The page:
Mentoring STEM students is a fantastic way to not only improve matriculation rates but help those students succeed in their college endeavors. Of course, setting up a STEM career mentorship program is no easy task, but the rewards are invaluable.

STEM and Mentoring STEM Students: Are These A Natural Fit?

Absolutely!

At its core, STEM teaches teamwork and creative problem-solving. Mentoring slots in nicely with those qualities. A good mentor/mentee relationship is one where both parties work together to solve a particular problem. These are the exact sort of challenges a STEM student will face in the future.

The difference between a mentor and a teacher is subtle (but important!). A teacher builds a relationship with a student based on knowledge. A mentor, on the other hand, builds a relationship based on experience. Hands-on experience is invaluable for STEM students – ask any engineer working today! They’ll probably tell you they learned more their first year on the job than their entire time in school.

A great mentor/mentee relationship helps students absorb some of the experience of their mentor.

Tip: Avoid making the mentor/mentee relationship all about work. Take the time to create friendships first – the work will come in time.

Choosing Great Mentors

A mentor must be able to provide guidance, expertise, and advice to their mentee. Getting the perfect match between mentor and mentee takes some doing – you need to ensure each pair shares broadly similar interests and have similar goals. The mentor needs to be someone who is in a position to provide the important, actionable guidance our students need.

When selecting mentors, passion is everything. Take some time to get to know your prospective mentors before bringing them on. As teachers, we have a knack for identifying when someone is passionate about helping others. The more inspired your mentors, the better the relationship with your students.

Finding STEM Mentors

Great STEM mentors are out there, but where can you can find them? Try a three-pronged approach: local businesses, local higher education institutions, and social media.

Finding mentors really can be as simple as picking up the phone. Local businesses – software development companies, engineering firms, construction companies, and so on – are a great place to begin. Don’t be afraid to think outside the box, either; the local zoo, for example, will surely have someone eager to share their expertise in biological science.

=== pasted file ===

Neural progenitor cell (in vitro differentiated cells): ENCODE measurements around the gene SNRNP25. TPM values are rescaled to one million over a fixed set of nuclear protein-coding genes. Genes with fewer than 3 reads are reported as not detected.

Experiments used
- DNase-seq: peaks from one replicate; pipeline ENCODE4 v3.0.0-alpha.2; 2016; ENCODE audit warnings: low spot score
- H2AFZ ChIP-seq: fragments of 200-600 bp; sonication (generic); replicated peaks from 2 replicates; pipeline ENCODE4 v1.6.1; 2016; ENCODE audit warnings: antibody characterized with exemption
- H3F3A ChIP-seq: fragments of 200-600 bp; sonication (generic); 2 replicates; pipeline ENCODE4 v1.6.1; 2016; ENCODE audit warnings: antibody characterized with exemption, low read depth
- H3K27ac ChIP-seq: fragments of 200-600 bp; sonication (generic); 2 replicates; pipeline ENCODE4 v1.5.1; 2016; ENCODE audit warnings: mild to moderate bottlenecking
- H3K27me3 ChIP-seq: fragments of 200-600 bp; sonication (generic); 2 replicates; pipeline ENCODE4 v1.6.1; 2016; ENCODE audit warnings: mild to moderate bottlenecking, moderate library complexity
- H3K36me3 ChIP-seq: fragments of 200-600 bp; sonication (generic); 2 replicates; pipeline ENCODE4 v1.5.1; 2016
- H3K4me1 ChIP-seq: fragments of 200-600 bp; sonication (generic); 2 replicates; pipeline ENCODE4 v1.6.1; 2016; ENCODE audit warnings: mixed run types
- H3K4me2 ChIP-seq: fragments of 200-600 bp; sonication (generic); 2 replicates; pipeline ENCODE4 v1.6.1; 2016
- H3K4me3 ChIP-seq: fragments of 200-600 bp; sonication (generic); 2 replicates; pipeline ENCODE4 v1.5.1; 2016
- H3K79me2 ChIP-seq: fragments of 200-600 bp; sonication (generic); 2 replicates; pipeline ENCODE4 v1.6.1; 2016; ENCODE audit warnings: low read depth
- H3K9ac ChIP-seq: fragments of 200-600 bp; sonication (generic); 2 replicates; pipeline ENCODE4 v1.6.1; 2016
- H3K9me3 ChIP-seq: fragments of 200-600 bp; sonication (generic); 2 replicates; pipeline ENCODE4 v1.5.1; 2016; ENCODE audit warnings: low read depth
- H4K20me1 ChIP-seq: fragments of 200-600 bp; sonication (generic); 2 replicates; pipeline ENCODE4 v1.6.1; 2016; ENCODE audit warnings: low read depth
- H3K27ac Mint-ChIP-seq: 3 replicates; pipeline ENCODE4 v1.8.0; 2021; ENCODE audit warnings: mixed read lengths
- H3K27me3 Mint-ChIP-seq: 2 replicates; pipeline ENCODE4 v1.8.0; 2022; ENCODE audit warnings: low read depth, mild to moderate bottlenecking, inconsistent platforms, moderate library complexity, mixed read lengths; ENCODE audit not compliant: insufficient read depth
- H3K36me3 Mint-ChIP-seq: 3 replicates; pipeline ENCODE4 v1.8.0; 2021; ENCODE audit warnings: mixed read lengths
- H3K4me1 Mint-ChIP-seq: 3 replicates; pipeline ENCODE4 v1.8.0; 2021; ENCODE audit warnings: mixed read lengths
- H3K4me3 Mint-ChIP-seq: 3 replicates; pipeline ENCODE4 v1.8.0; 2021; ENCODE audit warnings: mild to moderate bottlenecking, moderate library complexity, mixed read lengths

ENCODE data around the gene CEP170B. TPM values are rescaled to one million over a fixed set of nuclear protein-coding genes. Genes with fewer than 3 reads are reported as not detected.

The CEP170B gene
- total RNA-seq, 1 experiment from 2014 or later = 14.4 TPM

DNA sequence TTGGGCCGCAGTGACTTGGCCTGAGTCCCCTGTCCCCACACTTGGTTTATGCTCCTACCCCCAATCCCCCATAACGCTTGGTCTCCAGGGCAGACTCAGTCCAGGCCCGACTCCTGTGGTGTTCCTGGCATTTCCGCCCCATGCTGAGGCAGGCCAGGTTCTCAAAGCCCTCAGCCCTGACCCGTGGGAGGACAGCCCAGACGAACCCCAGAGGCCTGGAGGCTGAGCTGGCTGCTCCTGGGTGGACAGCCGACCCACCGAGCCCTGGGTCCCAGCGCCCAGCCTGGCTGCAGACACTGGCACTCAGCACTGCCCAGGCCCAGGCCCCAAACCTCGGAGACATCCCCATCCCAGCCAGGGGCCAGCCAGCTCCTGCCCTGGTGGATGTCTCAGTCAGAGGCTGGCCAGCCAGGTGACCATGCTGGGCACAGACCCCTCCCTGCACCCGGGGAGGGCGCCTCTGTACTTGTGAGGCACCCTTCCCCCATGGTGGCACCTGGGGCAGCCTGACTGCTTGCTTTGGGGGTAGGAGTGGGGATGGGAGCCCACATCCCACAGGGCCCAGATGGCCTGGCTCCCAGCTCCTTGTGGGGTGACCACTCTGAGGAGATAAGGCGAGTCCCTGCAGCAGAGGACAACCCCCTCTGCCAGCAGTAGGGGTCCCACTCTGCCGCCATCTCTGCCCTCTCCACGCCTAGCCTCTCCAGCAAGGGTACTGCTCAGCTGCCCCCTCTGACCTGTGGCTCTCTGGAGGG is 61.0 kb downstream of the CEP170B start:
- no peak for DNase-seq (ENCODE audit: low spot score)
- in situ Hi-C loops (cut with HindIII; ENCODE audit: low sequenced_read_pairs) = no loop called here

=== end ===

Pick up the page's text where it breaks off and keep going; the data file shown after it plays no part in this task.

As teachers, we love helping each other whenever possible. Put a call into your local university and see if anyone’s open to a mentor/mentee outreach program!

Lastly, embrace social media. LinkedIn, for example, is a great way to connect with successful, community-orientated leaders. If you’re feeling bold, perhaps consider pioneering a form of “digital mentorship” conducted entirely online.

Temper Your Expectations

It goes without saying, but not every mentor/mentee relationship will succeed. That’s okay – nothing is foolproof – and it is normal to have a few relationships not pan out.

In general, don’t try to rush into these relationships. It is possible, however, to encourage these relationships to grow. Warm-up activities, ice breakers, and team-building games work wonders to help mentors and mentees begin to form their initial relationship. It’s important to make mentoring STEM students about more than just STEM – students should work on their personal relationship with their mentor first. The actual STEM can come later!

Tip: Mentoring goes both ways. Passionate, inspired students can add value to their mentor’s lives and make the relationship that much more productive.

Practical Goals Work Wonders

Mentors are an excellent source of practical information. Practical goal-setting is something every mentor and mentee should do at the beginning of the relationship. These goals can (and should) vary depending on the unique challenges each mentee faces.

For example, mentors may want to work with their mentees by:

  • Helping the mentee achieve specific grades
  • Aiding the mentee in applying to specific colleges
  • Advising on which major the student should pursue

By clearly setting goals at the start of the relationship, the mentor/mentee relationship becomes a practical, concrete entity with success that can be measured. That’s invaluable – students love actionable help – and the process of achieving these goals will help the mentor/mentee relationship succeed.

Tip: Scheduling regular mentor/mentee meetings on-site (if applicable to your program) is a great way to keep track of everyone’s progress.

Mentoring STEM Students

Organizing a STEM mentorship program is no easy task. By focusing on building relationships, setting practical goals, and choosing great mentors, your STEM mentorship program will start off on the right foot.

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